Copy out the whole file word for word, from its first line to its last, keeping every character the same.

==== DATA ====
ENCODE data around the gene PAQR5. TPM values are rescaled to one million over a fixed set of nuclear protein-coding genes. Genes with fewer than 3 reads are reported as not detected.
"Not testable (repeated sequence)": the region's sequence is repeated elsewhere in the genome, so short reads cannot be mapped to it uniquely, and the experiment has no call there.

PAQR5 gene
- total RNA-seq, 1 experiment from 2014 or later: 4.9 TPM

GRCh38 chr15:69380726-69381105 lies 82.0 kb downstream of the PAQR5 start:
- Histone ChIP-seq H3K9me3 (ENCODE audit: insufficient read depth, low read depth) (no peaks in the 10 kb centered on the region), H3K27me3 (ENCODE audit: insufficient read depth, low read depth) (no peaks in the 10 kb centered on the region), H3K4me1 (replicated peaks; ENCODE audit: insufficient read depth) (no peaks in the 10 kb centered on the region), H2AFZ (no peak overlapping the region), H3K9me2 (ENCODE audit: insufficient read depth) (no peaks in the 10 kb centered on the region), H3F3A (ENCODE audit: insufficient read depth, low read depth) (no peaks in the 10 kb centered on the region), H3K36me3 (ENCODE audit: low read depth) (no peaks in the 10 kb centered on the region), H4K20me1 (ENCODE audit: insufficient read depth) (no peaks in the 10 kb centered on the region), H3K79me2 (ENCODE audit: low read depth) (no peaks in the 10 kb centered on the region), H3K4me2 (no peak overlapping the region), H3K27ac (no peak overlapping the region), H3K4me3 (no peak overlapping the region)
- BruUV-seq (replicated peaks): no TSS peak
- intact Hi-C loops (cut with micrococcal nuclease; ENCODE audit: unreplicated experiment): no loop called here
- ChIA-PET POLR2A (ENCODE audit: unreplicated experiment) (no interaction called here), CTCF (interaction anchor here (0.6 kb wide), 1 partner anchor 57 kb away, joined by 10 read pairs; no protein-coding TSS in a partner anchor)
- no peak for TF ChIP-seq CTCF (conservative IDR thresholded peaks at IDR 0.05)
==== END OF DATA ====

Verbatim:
ENCODE data around the gene PAQR5. TPM values are rescaled to one million over a fixed set of nuclear protein-coding genes. Genes with fewer than 3 reads are reported as not detected.
"Not testable (repeated sequence)": the region's sequence is repeated elsewhere in the genome, so short reads cannot be mapped to it uniquely, and the experiment has no call there.

PAQR5 gene
- total RNA-seq, 1 experiment from 2014 or later: 4.9 TPM

GRCh38 chr15:69380726-69381105 lies 82.0 kb downstream of the PAQR5 start:
- Histone ChIP-seq H3K9me3 (ENCODE audit: insufficient read depth, low read depth) (no peaks in the 10 kb centered on the region), H3K27me3 (ENCODE audit: insufficient read depth, low read depth) (no peaks in the 10 kb centered on the region), H3K4me1 (replicated peaks; ENCODE audit: insufficient read depth) (no peaks in the 10 kb centered on the region), H2AFZ (no peak overlapping the region), H3K9me2 (ENCODE audit: insufficient read depth) (no peaks in the 10 kb centered on the region), H3F3A (ENCODE audit: insufficient read depth, low read depth) (no peaks in the 10 kb centered on the region), H3K36me3 (ENCODE audit: low read depth) (no peaks in the 10 kb centered on the region), H4K20me1 (ENCODE audit: insufficient read depth) (no peaks in the 10 kb centered on the region), H3K79me2 (ENCODE audit: low read depth) (no peaks in the 10 kb centered on the region), H3K4me2 (no peak overlapping the region), H3K27ac (no peak overlapping the region), H3K4me3 (no peak overlapping the region)
- BruUV-seq (replicated peaks): no TSS peak
- intact Hi-C loops (cut with micrococcal nuclease; ENCODE audit: unreplicated experiment): no loop called here
- ChIA-PET POLR2A (ENCODE audit: unreplicated experiment) (no interaction called here), CTCF (interaction anchor here (0.6 kb wide), 1 partner anchor 57 kb away, joined by 10 read pairs; no protein-coding TSS in a partner anchor)
- no peak for TF ChIP-seq CTCF (conservative IDR thresholded peaks at IDR 0.05)